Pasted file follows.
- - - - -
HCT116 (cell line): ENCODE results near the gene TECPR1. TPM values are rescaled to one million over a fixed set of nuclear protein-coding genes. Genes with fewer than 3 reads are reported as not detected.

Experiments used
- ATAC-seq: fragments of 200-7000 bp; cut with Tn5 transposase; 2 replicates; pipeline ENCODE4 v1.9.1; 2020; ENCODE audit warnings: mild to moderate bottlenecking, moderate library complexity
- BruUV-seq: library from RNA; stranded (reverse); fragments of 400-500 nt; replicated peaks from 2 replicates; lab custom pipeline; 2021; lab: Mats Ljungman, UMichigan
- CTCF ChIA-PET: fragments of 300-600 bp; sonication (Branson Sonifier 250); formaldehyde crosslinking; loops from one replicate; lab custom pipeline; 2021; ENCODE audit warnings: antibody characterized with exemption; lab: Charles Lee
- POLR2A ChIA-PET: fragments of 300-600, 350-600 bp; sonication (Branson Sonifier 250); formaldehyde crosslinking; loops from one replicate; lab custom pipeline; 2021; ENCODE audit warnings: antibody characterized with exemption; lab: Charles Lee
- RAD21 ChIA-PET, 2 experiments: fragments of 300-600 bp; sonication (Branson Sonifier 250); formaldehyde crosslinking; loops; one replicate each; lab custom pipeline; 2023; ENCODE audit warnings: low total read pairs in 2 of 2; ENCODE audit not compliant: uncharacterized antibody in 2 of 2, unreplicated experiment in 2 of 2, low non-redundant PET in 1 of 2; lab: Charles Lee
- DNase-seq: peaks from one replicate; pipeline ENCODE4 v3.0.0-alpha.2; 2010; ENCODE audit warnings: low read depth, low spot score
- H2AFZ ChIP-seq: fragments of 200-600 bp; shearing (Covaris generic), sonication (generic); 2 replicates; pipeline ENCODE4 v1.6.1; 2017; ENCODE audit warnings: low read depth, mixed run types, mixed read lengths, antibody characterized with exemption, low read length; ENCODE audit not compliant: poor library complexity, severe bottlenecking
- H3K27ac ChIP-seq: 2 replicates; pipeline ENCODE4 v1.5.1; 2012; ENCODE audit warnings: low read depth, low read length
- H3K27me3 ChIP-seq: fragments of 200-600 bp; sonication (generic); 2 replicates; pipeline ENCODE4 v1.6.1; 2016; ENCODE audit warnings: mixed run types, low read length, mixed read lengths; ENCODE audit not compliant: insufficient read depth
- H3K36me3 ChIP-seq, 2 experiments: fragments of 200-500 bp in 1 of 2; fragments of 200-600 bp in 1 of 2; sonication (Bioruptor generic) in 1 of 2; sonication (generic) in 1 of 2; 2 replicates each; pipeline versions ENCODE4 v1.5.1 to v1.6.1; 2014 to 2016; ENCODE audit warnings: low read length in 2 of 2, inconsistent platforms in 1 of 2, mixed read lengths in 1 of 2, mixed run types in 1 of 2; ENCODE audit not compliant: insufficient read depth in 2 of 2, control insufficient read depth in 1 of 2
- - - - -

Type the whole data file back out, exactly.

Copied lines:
HCT116 (cell line): ENCODE results near the gene TECPR1. TPM values are rescaled to one million over a fixed set of nuclear protein-coding genes. Genes with fewer than 3 reads are reported as not detected.

Experiments used
- ATAC-seq: fragments of 200-7000 bp; cut with Tn5 transposase; 2 replicates; pipeline ENCODE4 v1.9.1; 2020; ENCODE audit warnings: mild to moderate bottlenecking, moderate library complexity
- BruUV-seq: library from RNA; stranded (reverse); fragments of 400-500 nt; replicated peaks from 2 replicates; lab custom pipeline; 2021; lab: Mats Ljungman, UMichigan
- CTCF ChIA-PET: fragments of 300-600 bp; sonication (Branson Sonifier 250); formaldehyde crosslinking; loops from one replicate; lab custom pipeline; 2021; ENCODE audit warnings: antibody characterized with exemption; lab: Charles Lee
- POLR2A ChIA-PET: fragments of 300-600, 350-600 bp; sonication (Branson Sonifier 250); formaldehyde crosslinking; loops from one replicate; lab custom pipeline; 2021; ENCODE audit warnings: antibody characterized with exemption; lab: Charles Lee
- RAD21 ChIA-PET, 2 experiments: fragments of 300-600 bp; sonication (Branson Sonifier 250); formaldehyde crosslinking; loops; one replicate each; lab custom pipeline; 2023; ENCODE audit warnings: low total read pairs in 2 of 2; ENCODE audit not compliant: uncharacterized antibody in 2 of 2, unreplicated experiment in 2 of 2, low non-redundant PET in 1 of 2; lab: Charles Lee
- DNase-seq: peaks from one replicate; pipeline ENCODE4 v3.0.0-alpha.2; 2010; ENCODE audit warnings: low read depth, low spot score
- H2AFZ ChIP-seq: fragments of 200-600 bp; shearing (Covaris generic), sonication (generic); 2 replicates; pipeline ENCODE4 v1.6.1; 2017; ENCODE audit warnings: low read depth, mixed run types, mixed read lengths, antibody characterized with exemption, low read length; ENCODE audit not compliant: poor library complexity, severe bottlenecking
- H3K27ac ChIP-seq: 2 replicates; pipeline ENCODE4 v1.5.1; 2012; ENCODE audit warnings: low read depth, low read length
- H3K27me3 ChIP-seq: fragments of 200-600 bp; sonication (generic); 2 replicates; pipeline ENCODE4 v1.6.1; 2016; ENCODE audit warnings: mixed run types, low read length, mixed read lengths; ENCODE audit not compliant: insufficient read depth
- H3K36me3 ChIP-seq, 2 experiments: fragments of 200-500 bp in 1 of 2; fragments of 200-600 bp in 1 of 2; sonication (Bioruptor generic) in 1 of 2; sonication (generic) in 1 of 2; 2 replicates each; pipeline versions ENCODE4 v1.5.1 to v1.6.1; 2014 to 2016; ENCODE audit warnings: low read length in 2 of 2, inconsistent platforms in 1 of 2, mixed read lengths in 1 of 2, mixed run types in 1 of 2; ENCODE audit not compliant: insufficient read depth in 2 of 2, control insufficient read depth in 1 of 2